Made possible through an internal skunkworks effort, the project aimed to create an Ubuntu-preloaded laptop targeting developers, in particular, with what Dell has called a "client to cloud" solution.
I spoke earlier this week with Barton George, director of the Web vertical at Dell, along with Michael Cote, its director of cloud strategy, about Dell's strategy and goals for the new release.
Deploying to the cloud
First, some specs: Dubbed the XPS 13, Developer Edition, the new device sports an i7 CPU, 8GB of RAM, and 256GB memory. Pricing is $1,549, which includes a year of professional support. International availability will be extended early next year, Dell says.
Ubuntu 12.04 LTS "Precise Pangolin" is the operating system, of course, and on the software side it's accompanied by a basic set of drivers, tools, and utilities along with the cloud launcher and profile tool that have been a big part of the project's focus all along.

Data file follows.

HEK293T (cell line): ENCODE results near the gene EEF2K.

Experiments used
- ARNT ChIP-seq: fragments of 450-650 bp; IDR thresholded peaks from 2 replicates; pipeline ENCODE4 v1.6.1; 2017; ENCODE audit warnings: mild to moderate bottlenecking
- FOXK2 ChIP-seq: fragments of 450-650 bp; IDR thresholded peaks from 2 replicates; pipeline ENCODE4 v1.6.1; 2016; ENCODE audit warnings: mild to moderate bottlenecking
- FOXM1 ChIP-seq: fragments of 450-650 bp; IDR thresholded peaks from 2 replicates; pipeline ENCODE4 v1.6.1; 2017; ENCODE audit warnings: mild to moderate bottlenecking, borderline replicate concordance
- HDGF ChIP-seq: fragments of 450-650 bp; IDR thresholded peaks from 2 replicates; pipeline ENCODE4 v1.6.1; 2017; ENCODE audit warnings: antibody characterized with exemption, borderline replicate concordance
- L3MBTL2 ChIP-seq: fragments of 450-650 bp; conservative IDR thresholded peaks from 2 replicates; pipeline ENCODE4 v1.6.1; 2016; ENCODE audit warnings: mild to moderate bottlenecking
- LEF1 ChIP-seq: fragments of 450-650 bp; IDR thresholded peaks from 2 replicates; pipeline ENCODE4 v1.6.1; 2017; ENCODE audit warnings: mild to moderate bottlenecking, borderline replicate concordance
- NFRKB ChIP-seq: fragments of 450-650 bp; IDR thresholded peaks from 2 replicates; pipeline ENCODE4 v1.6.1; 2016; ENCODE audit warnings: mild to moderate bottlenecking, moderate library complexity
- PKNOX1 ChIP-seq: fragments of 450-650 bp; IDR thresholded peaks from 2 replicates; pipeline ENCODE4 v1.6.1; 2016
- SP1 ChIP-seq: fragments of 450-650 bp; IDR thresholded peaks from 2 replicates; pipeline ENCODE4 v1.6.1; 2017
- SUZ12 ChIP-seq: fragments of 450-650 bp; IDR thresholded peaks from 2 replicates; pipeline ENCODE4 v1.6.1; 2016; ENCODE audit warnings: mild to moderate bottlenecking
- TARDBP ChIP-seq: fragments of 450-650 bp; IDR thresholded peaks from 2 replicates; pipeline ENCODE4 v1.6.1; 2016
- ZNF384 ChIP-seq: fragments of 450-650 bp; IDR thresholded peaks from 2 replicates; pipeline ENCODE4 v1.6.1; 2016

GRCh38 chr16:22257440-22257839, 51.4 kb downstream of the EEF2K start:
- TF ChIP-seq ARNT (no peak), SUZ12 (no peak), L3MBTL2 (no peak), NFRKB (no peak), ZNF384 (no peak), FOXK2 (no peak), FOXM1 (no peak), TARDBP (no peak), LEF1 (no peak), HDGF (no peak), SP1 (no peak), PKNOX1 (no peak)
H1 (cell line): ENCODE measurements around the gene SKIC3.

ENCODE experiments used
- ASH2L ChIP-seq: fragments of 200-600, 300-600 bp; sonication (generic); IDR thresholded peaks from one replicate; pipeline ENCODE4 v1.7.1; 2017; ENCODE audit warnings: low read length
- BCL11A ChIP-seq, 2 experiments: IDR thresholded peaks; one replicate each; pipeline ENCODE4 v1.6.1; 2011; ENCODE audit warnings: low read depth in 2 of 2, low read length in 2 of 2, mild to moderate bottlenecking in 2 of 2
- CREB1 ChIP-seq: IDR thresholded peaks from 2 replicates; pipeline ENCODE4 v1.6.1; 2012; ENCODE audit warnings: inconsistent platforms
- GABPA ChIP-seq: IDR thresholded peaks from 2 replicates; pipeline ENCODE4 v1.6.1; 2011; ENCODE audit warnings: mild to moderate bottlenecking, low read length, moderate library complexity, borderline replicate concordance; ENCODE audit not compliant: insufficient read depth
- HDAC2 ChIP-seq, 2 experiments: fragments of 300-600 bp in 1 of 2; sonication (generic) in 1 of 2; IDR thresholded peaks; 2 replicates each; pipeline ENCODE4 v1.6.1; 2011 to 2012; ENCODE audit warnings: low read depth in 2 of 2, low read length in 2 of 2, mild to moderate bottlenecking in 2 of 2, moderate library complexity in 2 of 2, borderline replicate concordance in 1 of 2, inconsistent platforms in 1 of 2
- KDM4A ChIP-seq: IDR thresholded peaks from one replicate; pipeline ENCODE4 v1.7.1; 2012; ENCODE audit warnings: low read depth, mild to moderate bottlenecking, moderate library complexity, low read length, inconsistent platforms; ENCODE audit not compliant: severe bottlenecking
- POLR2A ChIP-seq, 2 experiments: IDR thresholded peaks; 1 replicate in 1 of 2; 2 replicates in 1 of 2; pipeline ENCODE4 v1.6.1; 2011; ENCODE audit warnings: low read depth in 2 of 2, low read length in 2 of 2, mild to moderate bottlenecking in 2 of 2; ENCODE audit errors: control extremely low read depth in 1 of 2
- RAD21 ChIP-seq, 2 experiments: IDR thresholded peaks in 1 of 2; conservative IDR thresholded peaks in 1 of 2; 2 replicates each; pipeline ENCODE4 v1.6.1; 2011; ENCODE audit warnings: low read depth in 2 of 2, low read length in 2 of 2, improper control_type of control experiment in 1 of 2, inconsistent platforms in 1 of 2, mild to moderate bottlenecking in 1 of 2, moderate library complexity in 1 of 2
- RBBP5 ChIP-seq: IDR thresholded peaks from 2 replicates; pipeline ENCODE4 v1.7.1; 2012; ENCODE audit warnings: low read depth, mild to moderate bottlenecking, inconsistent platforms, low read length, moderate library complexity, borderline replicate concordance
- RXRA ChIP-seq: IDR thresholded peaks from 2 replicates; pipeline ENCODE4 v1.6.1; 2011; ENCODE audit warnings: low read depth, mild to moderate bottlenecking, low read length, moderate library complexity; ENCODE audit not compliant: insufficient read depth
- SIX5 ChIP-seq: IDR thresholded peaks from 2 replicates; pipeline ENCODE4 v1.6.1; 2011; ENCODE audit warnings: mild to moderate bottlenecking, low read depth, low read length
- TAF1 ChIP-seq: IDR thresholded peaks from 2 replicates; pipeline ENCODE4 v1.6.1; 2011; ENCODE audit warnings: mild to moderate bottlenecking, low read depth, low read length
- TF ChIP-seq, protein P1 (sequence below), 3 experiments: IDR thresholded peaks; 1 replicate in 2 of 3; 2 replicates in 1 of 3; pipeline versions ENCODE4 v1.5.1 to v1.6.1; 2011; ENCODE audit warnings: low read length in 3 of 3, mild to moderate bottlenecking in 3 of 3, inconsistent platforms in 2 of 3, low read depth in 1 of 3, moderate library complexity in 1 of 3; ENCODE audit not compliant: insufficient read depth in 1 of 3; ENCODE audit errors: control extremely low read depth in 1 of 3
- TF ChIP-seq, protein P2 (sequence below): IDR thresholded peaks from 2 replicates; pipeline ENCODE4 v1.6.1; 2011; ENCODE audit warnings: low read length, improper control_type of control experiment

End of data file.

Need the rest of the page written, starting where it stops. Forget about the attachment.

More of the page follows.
"The idea behind the profile tool is to provide access to a library of community-created profiles on GitHub, such as Ruby and Android, to quickly set up your development environments and tool chains," George explained. The cloud launcher, meanwhile, lets developers create "microclouds" on their laptop, simulating an at-scale environment, and then deploy that environment seamlessly to the cloud.
Both tools were also recently launched on GitHub. The video below provides a brief introduction to the new machine.
'As open as possible'
Since the launch of the Sputnik project, Dell's goals have stayed essentially the same, though a few tactics have changed, George told me.